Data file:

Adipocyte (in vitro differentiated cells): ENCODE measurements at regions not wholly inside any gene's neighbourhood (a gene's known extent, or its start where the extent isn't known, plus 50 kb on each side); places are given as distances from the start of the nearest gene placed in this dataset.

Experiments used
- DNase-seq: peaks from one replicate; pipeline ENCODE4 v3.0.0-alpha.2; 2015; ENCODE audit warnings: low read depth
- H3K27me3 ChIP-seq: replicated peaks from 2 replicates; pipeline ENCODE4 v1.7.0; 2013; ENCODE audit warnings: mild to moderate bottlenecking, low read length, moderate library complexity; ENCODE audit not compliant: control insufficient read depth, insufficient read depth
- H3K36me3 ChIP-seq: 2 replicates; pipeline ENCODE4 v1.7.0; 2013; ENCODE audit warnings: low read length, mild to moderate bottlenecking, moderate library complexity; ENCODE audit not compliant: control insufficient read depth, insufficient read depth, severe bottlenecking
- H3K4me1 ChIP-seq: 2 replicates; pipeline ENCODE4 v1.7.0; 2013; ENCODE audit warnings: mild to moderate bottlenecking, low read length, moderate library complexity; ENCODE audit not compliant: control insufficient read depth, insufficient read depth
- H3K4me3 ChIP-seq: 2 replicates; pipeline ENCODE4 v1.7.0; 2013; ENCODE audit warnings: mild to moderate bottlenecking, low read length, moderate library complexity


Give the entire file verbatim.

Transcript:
Adipocyte (in vitro differentiated cells): ENCODE measurements at regions not wholly inside any gene's neighbourhood (a gene's known extent, or its start where the extent isn't known, plus 50 kb on each side); places are given as distances from the start of the nearest gene placed in this dataset.

Experiments used
- DNase-seq: peaks from one replicate; pipeline ENCODE4 v3.0.0-alpha.2; 2015; ENCODE audit warnings: low read depth
- H3K27me3 ChIP-seq: replicated peaks from 2 replicates; pipeline ENCODE4 v1.7.0; 2013; ENCODE audit warnings: mild to moderate bottlenecking, low read length, moderate library complexity; ENCODE audit not compliant: control insufficient read depth, insufficient read depth
- H3K36me3 ChIP-seq: 2 replicates; pipeline ENCODE4 v1.7.0; 2013; ENCODE audit warnings: low read length, mild to moderate bottlenecking, moderate library complexity; ENCODE audit not compliant: control insufficient read depth, insufficient read depth, severe bottlenecking
- H3K4me1 ChIP-seq: 2 replicates; pipeline ENCODE4 v1.7.0; 2013; ENCODE audit warnings: mild to moderate bottlenecking, low read length, moderate library complexity; ENCODE audit not compliant: control insufficient read depth, insufficient read depth
- H3K4me3 ChIP-seq: 2 replicates; pipeline ENCODE4 v1.7.0; 2013; ENCODE audit warnings: mild to moderate bottlenecking, low read length, moderate library complexity